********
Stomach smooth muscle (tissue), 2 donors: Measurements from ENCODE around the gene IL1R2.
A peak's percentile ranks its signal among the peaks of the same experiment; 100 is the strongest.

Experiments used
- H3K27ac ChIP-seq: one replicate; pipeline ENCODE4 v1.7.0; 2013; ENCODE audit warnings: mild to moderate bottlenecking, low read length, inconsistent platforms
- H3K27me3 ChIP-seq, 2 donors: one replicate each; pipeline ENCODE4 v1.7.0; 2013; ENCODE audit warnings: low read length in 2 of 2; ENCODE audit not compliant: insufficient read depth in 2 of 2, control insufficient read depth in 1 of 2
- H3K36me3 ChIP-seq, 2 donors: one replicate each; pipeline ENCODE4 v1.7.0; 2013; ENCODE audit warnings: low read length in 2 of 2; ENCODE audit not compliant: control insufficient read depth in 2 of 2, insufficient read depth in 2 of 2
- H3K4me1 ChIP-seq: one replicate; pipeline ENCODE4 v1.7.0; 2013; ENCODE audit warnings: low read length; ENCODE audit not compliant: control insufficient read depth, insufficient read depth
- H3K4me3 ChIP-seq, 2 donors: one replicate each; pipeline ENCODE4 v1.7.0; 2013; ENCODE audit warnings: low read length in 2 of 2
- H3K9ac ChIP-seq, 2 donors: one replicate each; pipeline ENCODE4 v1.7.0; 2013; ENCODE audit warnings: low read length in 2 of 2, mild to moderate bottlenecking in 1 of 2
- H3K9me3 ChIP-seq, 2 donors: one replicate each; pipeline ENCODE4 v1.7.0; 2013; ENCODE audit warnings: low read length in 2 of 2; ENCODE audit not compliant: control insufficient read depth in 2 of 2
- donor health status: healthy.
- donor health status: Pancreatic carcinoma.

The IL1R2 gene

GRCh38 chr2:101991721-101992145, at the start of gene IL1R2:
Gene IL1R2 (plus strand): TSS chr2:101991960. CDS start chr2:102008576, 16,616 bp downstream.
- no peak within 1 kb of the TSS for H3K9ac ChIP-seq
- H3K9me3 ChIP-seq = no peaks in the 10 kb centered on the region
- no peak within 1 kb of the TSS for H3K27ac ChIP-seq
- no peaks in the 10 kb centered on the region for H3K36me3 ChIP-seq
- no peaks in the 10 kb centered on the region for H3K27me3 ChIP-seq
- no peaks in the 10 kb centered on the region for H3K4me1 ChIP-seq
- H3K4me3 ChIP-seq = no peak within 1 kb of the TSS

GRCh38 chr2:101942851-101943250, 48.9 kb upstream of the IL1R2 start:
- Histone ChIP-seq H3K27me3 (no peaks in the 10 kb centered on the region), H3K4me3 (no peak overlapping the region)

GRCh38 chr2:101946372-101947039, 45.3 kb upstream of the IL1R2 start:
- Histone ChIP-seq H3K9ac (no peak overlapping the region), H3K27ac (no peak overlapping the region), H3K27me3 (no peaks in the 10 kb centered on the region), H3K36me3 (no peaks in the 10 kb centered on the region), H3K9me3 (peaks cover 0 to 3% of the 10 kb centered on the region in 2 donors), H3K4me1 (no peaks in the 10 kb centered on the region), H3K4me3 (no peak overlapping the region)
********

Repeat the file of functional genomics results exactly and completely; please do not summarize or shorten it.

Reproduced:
Stomach smooth muscle (tissue), 2 donors: Measurements from ENCODE around the gene IL1R2.
A peak's percentile ranks its signal among the peaks of the same experiment; 100 is the strongest.

Experiments used
- H3K27ac ChIP-seq: one replicate; pipeline ENCODE4 v1.7.0; 2013; ENCODE audit warnings: mild to moderate bottlenecking, low read length, inconsistent platforms
- H3K27me3 ChIP-seq, 2 donors: one replicate each; pipeline ENCODE4 v1.7.0; 2013; ENCODE audit warnings: low read length in 2 of 2; ENCODE audit not compliant: insufficient read depth in 2 of 2, control insufficient read depth in 1 of 2
- H3K36me3 ChIP-seq, 2 donors: one replicate each; pipeline ENCODE4 v1.7.0; 2013; ENCODE audit warnings: low read length in 2 of 2; ENCODE audit not compliant: control insufficient read depth in 2 of 2, insufficient read depth in 2 of 2
- H3K4me1 ChIP-seq: one replicate; pipeline ENCODE4 v1.7.0; 2013; ENCODE audit warnings: low read length; ENCODE audit not compliant: control insufficient read depth, insufficient read depth
- H3K4me3 ChIP-seq, 2 donors: one replicate each; pipeline ENCODE4 v1.7.0; 2013; ENCODE audit warnings: low read length in 2 of 2
- H3K9ac ChIP-seq, 2 donors: one replicate each; pipeline ENCODE4 v1.7.0; 2013; ENCODE audit warnings: low read length in 2 of 2, mild to moderate bottlenecking in 1 of 2
- H3K9me3 ChIP-seq, 2 donors: one replicate each; pipeline ENCODE4 v1.7.0; 2013; ENCODE audit warnings: low read length in 2 of 2; ENCODE audit not compliant: control insufficient read depth in 2 of 2
- donor health status: healthy.
- donor health status: Pancreatic carcinoma.

The IL1R2 gene

GRCh38 chr2:101991721-101992145, at the start of gene IL1R2:
Gene IL1R2 (plus strand): TSS chr2:101991960. CDS start chr2:102008576, 16,616 bp downstream.
- no peak within 1 kb of the TSS for H3K9ac ChIP-seq
- H3K9me3 ChIP-seq = no peaks in the 10 kb centered on the region
- no peak within 1 kb of the TSS for H3K27ac ChIP-seq
- no peaks in the 10 kb centered on the region for H3K36me3 ChIP-seq
- no peaks in the 10 kb centered on the region for H3K27me3 ChIP-seq
- no peaks in the 10 kb centered on the region for H3K4me1 ChIP-seq
- H3K4me3 ChIP-seq = no peak within 1 kb of the TSS

GRCh38 chr2:101942851-101943250, 48.9 kb upstream of the IL1R2 start:
- Histone ChIP-seq H3K27me3 (no peaks in the 10 kb centered on the region), H3K4me3 (no peak overlapping the region)

GRCh38 chr2:101946372-101947039, 45.3 kb upstream of the IL1R2 start:
- Histone ChIP-seq H3K9ac (no peak overlapping the region), H3K27ac (no peak overlapping the region), H3K27me3 (no peaks in the 10 kb centered on the region), H3K36me3 (no peaks in the 10 kb centered on the region), H3K9me3 (peaks cover 0 to 3% of the 10 kb centered on the region in 2 donors), H3K4me1 (no peaks in the 10 kb centered on the region), H3K4me3 (no peak overlapping the region)